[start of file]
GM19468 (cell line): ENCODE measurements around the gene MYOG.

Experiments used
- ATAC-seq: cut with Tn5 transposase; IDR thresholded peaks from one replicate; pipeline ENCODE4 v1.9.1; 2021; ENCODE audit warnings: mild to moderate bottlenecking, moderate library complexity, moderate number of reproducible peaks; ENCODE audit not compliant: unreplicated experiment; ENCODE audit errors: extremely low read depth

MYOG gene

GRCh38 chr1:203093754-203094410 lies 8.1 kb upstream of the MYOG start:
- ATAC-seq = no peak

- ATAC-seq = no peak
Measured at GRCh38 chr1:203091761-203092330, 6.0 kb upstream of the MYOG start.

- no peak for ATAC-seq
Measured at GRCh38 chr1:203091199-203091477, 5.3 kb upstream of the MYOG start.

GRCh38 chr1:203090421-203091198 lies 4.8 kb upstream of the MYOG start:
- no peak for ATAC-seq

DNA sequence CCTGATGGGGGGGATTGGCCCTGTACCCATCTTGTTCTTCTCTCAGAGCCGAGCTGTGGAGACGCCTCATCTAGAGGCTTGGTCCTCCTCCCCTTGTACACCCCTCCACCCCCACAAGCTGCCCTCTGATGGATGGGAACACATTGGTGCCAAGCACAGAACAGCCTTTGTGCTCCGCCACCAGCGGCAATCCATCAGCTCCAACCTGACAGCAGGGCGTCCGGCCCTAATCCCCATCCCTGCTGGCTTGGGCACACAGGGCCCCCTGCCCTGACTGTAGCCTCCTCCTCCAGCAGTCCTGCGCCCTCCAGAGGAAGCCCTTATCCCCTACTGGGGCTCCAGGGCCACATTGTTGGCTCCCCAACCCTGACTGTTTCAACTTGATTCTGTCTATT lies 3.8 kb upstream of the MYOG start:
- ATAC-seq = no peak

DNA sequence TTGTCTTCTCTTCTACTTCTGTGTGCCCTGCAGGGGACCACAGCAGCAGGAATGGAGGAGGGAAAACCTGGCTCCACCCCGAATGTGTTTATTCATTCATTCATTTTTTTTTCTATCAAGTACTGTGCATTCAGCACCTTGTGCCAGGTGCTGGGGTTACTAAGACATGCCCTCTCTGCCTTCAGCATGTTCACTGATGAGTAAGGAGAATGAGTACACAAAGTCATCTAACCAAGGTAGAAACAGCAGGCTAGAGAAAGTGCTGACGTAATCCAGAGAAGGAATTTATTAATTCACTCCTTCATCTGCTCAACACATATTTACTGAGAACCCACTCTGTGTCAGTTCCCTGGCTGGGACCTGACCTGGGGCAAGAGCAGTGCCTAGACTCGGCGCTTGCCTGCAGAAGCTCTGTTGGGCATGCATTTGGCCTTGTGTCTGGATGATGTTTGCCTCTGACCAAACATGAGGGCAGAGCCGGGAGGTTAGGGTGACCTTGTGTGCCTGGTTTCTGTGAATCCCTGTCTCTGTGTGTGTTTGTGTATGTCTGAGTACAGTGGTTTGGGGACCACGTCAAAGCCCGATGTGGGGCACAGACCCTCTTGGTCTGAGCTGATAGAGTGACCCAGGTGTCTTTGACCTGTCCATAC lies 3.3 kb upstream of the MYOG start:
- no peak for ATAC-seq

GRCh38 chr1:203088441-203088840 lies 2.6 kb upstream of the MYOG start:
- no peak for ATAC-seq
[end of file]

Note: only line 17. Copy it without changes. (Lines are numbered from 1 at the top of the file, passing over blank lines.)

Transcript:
GRCh38 chr1:203088441-203088840 lies 2.6 kb upstream of the MYOG start: